In Cinemas: 'Jurassic World' (2015)
The fourth installment of the 'Jurassic Park' franchise brought both eager anticipation and an uneasy feeling. That unease was shared by director Colin Trevorrow, who himself was puzzled by some of the dubious clips shared prior to the film's release. It's pleasing to report that these concerns were mostly forgotten within minutes - 'Jurassic World' (★★★½, 7/10) is a respectable entry in this enduring franchise.
Picking up twenty years after the events of the 1993 original, the new theme park led by Irrfan Khan and Bryce Dallas Howard seeks to boost visitor numbers and profitability with a new genetically modified dinosaur. Raptor trainer Chris Pratt is brought in to consult on the attraction, which soon experiences "technical difficulties" as the new dinosaur rampages through the park. Pratt channels Harrison Ford's Indiana Jones in another strong lead performance, while the marketing-based worries about Howard's role are largely put to one side.
Trevorrow evokes some of the same wide-eyed wonder that Steven Spielberg captured in 'Jurassic Park', although unfortunately science is mostly presented as a "big evil" in the latest film. Oddly, the CGI suffers in comparison with the effects of the original, and there's also a relative lack of suspense. An entertaining summer blockbuster, but likely lacking in the staying power of the 1993 film or indeed Trevorrow's wonderful 2012 debut 'Safety Not Guaranteed'.
At Home: 'Electric Boogaloo: The Wild, Untold Story Of Cannon Films' + 'Austin To Boston'
Out now on VOD and coming to DVD in the UK in July is Mark Hartley's 'Electric Boogaloo', a fascinating tale of the rise and fall of B-movie studio Cannon Films. Although something of a running industry joke at the time, Cannon came to define the hammy 80s films that still echo in the hearts of a minority of adults. Movies like 'Masters Of The Universe' and the 'Death Wish' sequels are all really awful, but if they caught you at the right time when you were a kid, you would love them all the same. (Words: MJ)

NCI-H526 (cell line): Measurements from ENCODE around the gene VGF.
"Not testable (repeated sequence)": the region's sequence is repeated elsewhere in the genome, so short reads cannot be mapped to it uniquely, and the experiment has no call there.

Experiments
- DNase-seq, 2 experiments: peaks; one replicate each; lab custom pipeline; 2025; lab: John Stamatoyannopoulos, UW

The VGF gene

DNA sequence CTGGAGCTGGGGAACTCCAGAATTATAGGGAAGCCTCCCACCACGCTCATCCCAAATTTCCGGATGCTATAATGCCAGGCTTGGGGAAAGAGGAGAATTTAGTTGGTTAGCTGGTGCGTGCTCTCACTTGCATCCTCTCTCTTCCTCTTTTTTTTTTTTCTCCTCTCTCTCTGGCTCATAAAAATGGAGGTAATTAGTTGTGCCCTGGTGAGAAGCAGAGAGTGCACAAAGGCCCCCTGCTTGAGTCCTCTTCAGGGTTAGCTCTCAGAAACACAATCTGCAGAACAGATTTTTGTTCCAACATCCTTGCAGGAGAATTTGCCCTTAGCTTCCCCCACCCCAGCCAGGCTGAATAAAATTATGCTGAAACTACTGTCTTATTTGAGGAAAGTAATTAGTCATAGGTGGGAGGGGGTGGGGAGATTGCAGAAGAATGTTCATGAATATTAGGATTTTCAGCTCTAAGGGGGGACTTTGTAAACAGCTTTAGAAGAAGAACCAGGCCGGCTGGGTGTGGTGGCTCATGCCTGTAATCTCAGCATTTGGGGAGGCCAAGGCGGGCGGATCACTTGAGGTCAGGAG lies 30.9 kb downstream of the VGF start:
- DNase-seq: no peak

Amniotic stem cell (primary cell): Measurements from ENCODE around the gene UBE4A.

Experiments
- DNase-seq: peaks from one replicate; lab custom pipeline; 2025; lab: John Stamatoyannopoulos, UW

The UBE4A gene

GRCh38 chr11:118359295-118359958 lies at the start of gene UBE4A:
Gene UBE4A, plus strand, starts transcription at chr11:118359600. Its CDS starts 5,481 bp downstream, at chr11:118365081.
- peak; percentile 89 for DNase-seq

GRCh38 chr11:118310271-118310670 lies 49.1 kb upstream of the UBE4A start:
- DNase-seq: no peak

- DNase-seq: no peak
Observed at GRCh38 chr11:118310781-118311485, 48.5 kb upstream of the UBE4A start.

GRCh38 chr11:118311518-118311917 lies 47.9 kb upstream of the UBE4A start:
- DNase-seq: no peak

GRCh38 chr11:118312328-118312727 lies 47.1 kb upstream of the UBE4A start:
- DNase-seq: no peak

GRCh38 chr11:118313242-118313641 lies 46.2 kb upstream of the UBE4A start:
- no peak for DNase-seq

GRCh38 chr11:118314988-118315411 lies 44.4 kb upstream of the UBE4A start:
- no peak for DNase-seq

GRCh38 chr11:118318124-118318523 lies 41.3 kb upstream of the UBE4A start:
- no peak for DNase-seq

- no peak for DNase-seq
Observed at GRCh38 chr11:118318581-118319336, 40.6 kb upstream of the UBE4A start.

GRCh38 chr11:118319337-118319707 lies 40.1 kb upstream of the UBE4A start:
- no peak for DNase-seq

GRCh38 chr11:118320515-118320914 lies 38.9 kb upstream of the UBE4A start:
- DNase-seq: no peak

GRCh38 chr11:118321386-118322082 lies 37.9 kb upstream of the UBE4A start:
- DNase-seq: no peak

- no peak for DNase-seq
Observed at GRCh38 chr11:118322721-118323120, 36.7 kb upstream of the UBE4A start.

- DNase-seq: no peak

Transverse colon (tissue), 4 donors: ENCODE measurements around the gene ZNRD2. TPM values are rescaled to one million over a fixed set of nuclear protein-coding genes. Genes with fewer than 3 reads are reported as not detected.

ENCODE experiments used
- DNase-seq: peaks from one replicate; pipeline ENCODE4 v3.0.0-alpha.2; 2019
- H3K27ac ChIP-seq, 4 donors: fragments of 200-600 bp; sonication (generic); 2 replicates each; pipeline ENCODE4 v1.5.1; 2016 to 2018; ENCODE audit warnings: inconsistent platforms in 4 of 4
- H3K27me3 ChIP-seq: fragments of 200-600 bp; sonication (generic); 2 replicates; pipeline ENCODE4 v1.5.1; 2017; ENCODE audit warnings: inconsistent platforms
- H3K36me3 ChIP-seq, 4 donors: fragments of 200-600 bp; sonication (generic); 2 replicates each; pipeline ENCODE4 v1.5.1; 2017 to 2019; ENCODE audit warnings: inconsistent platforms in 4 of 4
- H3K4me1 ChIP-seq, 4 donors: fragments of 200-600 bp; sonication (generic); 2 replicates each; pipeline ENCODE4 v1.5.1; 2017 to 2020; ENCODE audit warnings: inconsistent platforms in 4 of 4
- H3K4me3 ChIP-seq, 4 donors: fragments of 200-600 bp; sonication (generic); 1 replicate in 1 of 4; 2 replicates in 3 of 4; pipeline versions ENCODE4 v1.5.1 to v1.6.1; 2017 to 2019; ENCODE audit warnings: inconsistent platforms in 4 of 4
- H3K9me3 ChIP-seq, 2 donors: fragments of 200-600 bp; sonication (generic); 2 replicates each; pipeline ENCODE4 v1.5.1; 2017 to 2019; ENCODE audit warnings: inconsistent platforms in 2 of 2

On Netflix UK is music documentary 'Austin To Boston', which follows four acts from Communion Records (Bear's Den, Ben Howard, Nathaniel Rateliff, and The Staves) as they go on a unique tour across America in five vintage camper vans. Director James Marcus Haney captures a series of hypnotic performances from the musicians, although barring some heartfelt insight from Rateliff, unfortunately rarely delves deeper.
Movie & TV News:
Sir Christopher Lee sadly passed away, aged 93. Understandably, many tributes poured in.
Watch Colin Trevorrow's 2002 short film, 'Home Base':
'Rise Of The Planet Of The Apes' director Rupert Wyatt will be helming the Channing Tatum-led X-Men spin-off 'Gambit'.
The Telegraph's Robbie Colin talks film distribution, with one of his favourite new releases ('Beyond The Lights') going straight to DVD in the UK.
Read previous On Camera columns here. Drop us a line at film(at)fadedglamour.co.uk if you have something you think might be worth featuring in a future column.